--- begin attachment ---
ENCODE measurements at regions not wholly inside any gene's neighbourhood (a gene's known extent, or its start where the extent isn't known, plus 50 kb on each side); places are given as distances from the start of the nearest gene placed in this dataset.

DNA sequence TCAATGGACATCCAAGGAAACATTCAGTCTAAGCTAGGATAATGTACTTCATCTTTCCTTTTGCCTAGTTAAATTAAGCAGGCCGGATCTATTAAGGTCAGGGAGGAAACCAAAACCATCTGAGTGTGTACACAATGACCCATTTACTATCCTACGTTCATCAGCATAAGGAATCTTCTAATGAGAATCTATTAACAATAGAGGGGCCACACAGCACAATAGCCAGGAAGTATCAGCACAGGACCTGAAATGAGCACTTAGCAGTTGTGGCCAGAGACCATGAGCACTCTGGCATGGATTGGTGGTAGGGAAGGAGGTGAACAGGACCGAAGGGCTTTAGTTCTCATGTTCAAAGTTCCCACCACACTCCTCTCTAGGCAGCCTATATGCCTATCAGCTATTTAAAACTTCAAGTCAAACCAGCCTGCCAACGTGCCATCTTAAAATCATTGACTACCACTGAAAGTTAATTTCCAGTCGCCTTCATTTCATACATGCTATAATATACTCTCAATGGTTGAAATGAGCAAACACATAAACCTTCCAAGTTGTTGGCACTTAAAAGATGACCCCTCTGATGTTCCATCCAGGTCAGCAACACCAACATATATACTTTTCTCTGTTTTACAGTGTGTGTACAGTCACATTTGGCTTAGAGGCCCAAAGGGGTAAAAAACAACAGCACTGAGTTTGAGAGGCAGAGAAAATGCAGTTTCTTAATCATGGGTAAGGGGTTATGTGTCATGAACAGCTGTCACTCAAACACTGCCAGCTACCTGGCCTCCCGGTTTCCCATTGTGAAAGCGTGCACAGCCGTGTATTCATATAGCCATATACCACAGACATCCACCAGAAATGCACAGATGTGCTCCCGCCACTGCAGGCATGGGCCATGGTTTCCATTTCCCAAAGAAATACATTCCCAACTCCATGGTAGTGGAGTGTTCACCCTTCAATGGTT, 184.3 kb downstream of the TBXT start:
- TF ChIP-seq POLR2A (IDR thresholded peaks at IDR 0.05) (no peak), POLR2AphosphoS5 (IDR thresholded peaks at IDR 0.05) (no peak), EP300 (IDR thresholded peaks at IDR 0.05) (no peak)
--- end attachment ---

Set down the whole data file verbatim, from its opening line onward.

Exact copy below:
ENCODE measurements at regions not wholly inside any gene's neighbourhood (a gene's known extent, or its start where the extent isn't known, plus 50 kb on each side); places are given as distances from the start of the nearest gene placed in this dataset.

DNA sequence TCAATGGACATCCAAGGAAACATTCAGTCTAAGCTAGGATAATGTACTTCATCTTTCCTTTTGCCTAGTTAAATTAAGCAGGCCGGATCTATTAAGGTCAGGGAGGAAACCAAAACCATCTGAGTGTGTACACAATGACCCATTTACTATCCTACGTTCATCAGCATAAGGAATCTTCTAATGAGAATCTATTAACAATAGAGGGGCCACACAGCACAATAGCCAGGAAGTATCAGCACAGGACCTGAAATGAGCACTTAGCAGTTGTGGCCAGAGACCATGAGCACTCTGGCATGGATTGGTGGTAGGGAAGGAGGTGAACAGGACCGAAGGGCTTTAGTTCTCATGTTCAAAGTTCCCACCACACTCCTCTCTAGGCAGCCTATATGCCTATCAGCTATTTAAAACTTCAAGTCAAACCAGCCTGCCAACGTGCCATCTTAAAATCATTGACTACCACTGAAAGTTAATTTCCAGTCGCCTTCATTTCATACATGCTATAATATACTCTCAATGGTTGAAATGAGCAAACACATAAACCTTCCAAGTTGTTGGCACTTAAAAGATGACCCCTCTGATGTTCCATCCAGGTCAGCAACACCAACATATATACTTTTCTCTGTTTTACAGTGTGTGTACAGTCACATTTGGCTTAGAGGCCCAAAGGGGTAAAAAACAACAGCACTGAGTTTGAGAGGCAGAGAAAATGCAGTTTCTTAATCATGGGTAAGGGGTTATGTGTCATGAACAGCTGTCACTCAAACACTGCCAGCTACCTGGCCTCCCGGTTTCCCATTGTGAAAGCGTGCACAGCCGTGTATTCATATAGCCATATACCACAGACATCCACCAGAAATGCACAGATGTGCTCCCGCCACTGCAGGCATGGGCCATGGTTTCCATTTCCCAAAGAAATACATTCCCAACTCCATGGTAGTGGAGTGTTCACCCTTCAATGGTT, 184.3 kb downstream of the TBXT start:
- TF ChIP-seq POLR2A (IDR thresholded peaks at IDR 0.05) (no peak), POLR2AphosphoS5 (IDR thresholded peaks at IDR 0.05) (no peak), EP300 (IDR thresholded peaks at IDR 0.05) (no peak)